The aim of a professional notetaker is to record the dialogue/presentation verbatim, working within a given environment. Thus notetakers need to acquire techniques and conventions for structuring and organising information in different ways for different purposes. They also need to be able to exploit such skills as using new technology, including specialised software. Some of the skills in notetaking, such as the use of précis and paraphrasing, also require a good general educational background. As CACDP recognise within their training course, notetakers work as professionals within a range of environments. Therefore they need to understand these different environments. They also need to be well informed in relation to deaf people and their culture and be able to act in a professional, objective manner, respecting confidentiality and privacy.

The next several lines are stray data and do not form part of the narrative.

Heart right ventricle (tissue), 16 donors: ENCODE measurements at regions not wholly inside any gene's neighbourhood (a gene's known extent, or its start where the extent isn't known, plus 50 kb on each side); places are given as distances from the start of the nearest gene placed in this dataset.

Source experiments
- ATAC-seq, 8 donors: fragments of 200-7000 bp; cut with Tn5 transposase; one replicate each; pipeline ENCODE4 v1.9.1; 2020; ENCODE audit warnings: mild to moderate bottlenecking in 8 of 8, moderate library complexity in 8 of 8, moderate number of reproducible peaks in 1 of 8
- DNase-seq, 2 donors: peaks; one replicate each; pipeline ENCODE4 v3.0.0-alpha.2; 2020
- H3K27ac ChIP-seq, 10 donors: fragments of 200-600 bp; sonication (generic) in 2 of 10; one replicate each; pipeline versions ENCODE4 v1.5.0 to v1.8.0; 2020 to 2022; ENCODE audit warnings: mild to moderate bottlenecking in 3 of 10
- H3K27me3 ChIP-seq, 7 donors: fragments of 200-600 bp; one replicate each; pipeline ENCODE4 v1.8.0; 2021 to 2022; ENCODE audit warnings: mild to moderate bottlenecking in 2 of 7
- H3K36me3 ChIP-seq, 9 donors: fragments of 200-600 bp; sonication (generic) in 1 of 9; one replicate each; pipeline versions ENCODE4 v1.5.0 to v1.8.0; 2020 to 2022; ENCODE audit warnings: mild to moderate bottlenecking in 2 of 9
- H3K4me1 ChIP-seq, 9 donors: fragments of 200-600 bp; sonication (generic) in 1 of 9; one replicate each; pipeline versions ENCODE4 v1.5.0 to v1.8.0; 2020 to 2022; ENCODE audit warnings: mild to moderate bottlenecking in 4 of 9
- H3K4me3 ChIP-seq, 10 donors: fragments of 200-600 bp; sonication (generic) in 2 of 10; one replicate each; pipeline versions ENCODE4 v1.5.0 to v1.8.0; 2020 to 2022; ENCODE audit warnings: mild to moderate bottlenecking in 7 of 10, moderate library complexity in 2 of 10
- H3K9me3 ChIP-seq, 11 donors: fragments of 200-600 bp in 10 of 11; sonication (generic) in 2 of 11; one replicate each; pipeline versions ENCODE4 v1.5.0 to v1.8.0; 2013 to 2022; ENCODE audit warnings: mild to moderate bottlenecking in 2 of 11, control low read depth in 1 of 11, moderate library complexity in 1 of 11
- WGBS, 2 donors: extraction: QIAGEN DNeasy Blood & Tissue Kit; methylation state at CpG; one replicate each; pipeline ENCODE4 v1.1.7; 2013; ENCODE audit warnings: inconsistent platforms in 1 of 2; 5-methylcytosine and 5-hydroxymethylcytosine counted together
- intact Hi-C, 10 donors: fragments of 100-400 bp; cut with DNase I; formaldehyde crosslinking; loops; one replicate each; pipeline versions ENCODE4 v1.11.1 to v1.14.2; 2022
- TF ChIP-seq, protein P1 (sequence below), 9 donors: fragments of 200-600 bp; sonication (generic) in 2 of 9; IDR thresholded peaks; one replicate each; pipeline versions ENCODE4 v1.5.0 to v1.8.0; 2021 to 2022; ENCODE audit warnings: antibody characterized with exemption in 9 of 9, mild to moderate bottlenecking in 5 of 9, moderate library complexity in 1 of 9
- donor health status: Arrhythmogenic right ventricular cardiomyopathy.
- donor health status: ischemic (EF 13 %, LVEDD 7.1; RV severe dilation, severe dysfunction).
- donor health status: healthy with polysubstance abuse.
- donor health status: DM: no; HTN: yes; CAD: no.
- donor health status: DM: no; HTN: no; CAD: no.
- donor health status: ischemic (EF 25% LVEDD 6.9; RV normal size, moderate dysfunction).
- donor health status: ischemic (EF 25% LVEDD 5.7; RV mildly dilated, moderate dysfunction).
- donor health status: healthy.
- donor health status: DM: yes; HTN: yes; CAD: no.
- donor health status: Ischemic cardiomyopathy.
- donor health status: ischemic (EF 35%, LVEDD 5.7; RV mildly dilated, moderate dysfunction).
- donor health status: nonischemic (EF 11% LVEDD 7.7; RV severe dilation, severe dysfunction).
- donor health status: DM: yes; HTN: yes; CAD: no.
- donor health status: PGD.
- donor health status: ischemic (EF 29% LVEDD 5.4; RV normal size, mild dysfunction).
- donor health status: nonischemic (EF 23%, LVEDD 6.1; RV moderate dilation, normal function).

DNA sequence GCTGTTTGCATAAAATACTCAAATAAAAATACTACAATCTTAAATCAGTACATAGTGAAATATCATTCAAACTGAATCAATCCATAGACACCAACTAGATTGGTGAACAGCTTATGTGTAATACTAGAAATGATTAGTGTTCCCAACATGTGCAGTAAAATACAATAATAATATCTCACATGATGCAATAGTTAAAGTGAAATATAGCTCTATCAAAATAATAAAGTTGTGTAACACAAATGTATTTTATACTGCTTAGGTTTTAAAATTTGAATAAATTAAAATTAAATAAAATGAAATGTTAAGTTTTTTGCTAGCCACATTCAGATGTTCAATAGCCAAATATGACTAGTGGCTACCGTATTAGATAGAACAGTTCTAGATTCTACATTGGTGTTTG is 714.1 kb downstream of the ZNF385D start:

Availability of Training Opportunities

It will be clear then that specialised training should be offered. CACDP has developed a training package and this has been offered within Scotland. However, the number of people who have taken this training to date is very limited indeed. As in other areas, individuals who have no or minimal training are often used.

Speech to Text Reporters

Speech-to-text (STT) reporters usually work in live situations, such as conferences, lectures and meetings. They make use of what is termed ‘machine shorthand’, typically using either the ‘Palantype’ system available in the UK since 1945 or the American system ‘Stenograph’ which was introduced in the 1980s. Both systems make use of